2012: The Season in Review
The New York Yankees’ 2012 season was one worth remembering. It may not have ended the way we wanted, but before we ring in 2013 let’s look back at the special moments from a season ago.
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The excuse was there for the taking: Injuries. Pinstriped shoulders bear the weight of crushing expectations every game of every season, so in the most competitive division in baseball it would have been easy to say, ‘This ain’t our year.’ Michael Pineda, our highly-touted acquisition, didn’t throw a single pitch in 2012. Joba Chamberlain suffered a freak trampoline injury on March 22nd and at the time we were told his season, and possibly his career, was finished. Mariano Rivera, the anchor of 5 championships, tore his ACL on May 3rd while shagging BP flies. How many of us were ready to throw in the towel as we watched the Sandman writhing on the warning track? Brett Gardner injured his elbow early in the season and his speed was lost until late September. David Robertson, CC Sabathia, Andy Pettitte, Alex Rodriguez, Mark Teixeira, and Ivan Nova also spent significant time on the disabled list.
When you think about what the Yanks did during the regular season, without such vital cogs, it boggles the mind. How could such a depleted club have a league-leading 95 wins and secure an 18th AL East crown in a division where 3 teams won 90 games? The consistency of Derek Jeter (.316), Hiroki Kuroda (16-11), and Robinson Cano (.313) was crucial, carrying the team while stars like Sabathia, Curtis Granderson, and Alex Rodriguez were mired in extended slumps. The replacement play of Eric Chavez, Jayson Nix, Eduardo Nunez, and Raul Ibanez was indispensable as well during stretches of the season when gaps needed to be filled.
On July 18th the Yanks dusted the Blue Jays 6-0, extending their AL East lead over Baltimore to 10 games. That was the high-water mark of the season for the Bombers as their edge steadily shrunk until the rivals entered a tie on September 4th. From that day until the final game of the season, the Yanks never held more than a 1.5 game lead over the O’s, but they never relinquished the lead either. For 27 straight games they had their feet to the fire but refused to give it away, going 19-8 over that span.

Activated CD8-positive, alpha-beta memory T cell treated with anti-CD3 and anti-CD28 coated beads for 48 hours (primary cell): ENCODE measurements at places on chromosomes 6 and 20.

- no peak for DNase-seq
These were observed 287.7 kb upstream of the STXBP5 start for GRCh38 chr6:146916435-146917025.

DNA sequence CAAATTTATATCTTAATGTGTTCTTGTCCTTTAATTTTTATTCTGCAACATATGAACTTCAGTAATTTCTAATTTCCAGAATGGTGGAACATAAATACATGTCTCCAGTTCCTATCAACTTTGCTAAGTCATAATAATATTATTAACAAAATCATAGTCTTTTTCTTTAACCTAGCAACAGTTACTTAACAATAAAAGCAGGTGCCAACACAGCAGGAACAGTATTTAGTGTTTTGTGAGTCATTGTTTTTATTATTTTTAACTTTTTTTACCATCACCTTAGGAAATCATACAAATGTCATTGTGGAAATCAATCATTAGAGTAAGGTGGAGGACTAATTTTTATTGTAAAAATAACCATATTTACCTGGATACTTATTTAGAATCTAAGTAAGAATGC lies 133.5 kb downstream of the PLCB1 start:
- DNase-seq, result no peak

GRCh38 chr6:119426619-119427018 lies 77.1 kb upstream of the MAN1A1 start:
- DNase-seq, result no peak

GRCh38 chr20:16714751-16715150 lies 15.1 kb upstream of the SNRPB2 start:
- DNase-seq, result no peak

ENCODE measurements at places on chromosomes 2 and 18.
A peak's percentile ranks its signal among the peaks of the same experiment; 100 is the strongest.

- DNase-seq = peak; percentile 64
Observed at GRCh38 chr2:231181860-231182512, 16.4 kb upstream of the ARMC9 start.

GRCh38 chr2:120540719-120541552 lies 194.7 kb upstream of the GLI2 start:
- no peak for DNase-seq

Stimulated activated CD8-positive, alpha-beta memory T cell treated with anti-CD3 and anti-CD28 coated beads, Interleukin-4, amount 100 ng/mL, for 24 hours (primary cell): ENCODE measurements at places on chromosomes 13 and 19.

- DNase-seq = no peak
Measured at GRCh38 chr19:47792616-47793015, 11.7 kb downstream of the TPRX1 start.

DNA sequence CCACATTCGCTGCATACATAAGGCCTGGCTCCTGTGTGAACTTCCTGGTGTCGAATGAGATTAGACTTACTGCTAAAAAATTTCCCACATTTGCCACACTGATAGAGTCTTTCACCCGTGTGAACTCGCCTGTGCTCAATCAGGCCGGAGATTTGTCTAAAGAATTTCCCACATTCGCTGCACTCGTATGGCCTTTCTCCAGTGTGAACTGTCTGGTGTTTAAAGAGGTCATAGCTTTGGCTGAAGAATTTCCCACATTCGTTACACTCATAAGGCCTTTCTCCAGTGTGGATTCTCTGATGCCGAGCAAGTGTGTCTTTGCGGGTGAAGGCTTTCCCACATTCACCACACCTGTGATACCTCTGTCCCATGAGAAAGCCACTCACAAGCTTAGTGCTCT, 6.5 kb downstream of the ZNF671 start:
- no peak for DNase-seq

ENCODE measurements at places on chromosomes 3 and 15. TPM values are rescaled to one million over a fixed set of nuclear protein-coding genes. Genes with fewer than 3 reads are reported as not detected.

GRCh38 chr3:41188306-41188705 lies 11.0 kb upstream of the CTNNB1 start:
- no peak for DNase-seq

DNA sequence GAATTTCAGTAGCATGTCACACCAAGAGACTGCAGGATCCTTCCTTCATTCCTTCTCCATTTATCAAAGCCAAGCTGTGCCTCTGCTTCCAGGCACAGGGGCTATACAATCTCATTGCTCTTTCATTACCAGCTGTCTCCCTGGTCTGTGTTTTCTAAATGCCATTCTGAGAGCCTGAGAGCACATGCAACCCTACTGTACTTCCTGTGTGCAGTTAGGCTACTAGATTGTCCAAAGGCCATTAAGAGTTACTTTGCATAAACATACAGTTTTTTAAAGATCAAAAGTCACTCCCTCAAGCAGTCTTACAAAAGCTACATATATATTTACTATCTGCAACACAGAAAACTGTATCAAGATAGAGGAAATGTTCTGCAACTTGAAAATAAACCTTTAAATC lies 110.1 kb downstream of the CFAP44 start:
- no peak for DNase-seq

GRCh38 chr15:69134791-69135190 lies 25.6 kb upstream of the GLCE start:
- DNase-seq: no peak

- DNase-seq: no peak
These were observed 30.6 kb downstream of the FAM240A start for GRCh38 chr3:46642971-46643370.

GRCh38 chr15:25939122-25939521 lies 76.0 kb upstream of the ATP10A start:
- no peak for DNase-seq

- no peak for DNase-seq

Raul Ibanez will be remembered as the bald-headed angel that descended for one year to give us a season’s worth of thrills in just a few weeks. On September 22nd, after the Orioles had already won, Ibanez hit a game-tying, 2-run home run in the 13th inning of a 10-9 victory. On October 2nd he launched a game-tying, 2-run blast in the 9th, then drilled a walk-off single in the 12th to give the Yanks a monumental 4-3 win over Boston to keep them 1 game ahead of Baltimore with 1 game to go. But Ibanez saved his biggest theatrics for the postseason.
In Game 3 of the ALDS, Miguel Gonzalez mystified the Yankee bats over 7 strong innings and Darren O’Day mowed them down in order in the 8th. When Ichiro Suzuki lined out to start the 9th there was little joy in the Bronx, even with Roy Hobbs 2.0 at the plate. Jim Johnson led the league with 51 saves during the season and was 2 outs away from giving his team a 2-1 edge in the series, until Ibanez took a 1-0 pitch into the right field stands for yet another game-tying blast. Then, true magic happened in the 12th when he launched the first pitch he saw from Brian Matusz into Yankee lore for an epic walk-off homer as heroic as any in Yankee history.
After dispatching the feisty Orioles in 5 games, who could have foreseen the ignominious ending that awaited the Yanks in the ALCS? Detroit didn’t just beat the Yanks, they put them over their knee and sent them to their room without dinner. They had been ousted from the playoffs before because of bad luck, or falling to a better team, or underachievement, but I have never seen them lose the way they did during 4 excruciating days in mid-October.
They never had a lead during the series, not even for an inning. In 4 games they scored a total of 6 runs, 2 if you exclude the 9th inning of Game 1. They had 36 strikeouts in the series and 22 hits. Their series batting average was .157. Heavy hitters Cano, Granderson, Nick Swisher, Teixeira, and A-Rod were a combined 8 for 65 at the plate (a .123 average) with 1 RBI. 1. All of this contributed to their first playoff sweep since 1980 and only their 4th in 51 postseasons (1922, 1963, and 1976 being the other 3).
It was unfortunate that a great season had to end so abruptly, but baseball is inexplicable sometimes, which is why we love it so much. If you’re like me, you’ll remember the strength the Yanks showed during much of the season and the magic they provided during an incredible run toward the postseason and not just a collapse in the pennant. Hopefully they can build on that toward a better finish in 2013.